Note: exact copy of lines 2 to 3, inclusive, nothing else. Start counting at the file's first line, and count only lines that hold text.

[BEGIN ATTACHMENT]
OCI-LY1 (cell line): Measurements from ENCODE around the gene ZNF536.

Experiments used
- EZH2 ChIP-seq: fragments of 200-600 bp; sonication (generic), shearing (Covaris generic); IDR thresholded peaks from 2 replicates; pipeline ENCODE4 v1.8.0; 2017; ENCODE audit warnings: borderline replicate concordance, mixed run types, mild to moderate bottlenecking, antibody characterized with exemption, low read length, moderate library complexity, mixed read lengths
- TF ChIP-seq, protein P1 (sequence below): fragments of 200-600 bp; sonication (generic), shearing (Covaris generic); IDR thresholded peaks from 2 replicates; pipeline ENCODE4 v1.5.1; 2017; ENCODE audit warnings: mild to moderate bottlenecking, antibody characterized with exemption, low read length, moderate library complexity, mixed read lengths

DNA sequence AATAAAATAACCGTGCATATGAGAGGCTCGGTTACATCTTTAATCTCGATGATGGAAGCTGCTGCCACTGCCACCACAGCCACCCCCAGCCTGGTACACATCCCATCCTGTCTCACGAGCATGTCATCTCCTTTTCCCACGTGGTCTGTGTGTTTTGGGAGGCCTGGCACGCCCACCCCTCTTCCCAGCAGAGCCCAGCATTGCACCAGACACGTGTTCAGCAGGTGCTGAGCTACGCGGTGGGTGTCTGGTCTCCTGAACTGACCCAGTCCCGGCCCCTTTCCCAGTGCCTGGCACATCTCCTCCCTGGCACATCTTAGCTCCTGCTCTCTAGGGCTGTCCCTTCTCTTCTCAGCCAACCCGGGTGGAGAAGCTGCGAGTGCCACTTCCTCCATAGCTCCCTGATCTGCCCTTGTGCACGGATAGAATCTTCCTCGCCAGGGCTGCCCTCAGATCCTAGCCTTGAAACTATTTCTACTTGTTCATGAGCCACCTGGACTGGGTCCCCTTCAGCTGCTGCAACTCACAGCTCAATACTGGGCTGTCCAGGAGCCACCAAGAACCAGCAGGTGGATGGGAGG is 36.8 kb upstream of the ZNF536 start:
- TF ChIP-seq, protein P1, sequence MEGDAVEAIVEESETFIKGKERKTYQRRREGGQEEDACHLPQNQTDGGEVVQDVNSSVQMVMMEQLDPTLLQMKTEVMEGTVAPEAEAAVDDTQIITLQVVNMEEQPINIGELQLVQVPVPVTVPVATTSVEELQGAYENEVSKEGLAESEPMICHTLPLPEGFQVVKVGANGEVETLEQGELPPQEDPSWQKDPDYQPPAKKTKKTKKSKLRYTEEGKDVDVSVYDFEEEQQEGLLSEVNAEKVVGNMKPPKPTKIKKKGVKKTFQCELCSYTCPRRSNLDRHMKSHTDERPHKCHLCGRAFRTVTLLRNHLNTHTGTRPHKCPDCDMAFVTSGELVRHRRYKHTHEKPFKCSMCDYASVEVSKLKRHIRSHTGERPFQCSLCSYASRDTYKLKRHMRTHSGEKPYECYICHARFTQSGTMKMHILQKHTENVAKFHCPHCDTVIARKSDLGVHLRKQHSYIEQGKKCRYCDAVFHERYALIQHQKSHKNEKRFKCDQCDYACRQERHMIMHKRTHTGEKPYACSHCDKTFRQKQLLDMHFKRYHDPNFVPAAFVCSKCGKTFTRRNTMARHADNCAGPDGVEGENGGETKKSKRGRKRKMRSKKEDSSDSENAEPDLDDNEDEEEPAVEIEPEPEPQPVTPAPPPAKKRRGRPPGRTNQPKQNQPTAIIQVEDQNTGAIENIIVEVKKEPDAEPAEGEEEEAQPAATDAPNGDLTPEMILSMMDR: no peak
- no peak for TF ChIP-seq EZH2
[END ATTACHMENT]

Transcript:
Experiments used
- EZH2 ChIP-seq: fragments of 200-600 bp; sonication (generic), shearing (Covaris generic); IDR thresholded peaks from 2 replicates; pipeline ENCODE4 v1.8.0; 2017; ENCODE audit warnings: borderline replicate concordance, mixed run types, mild to moderate bottlenecking, antibody characterized with exemption, low read length, moderate library complexity, mixed read lengths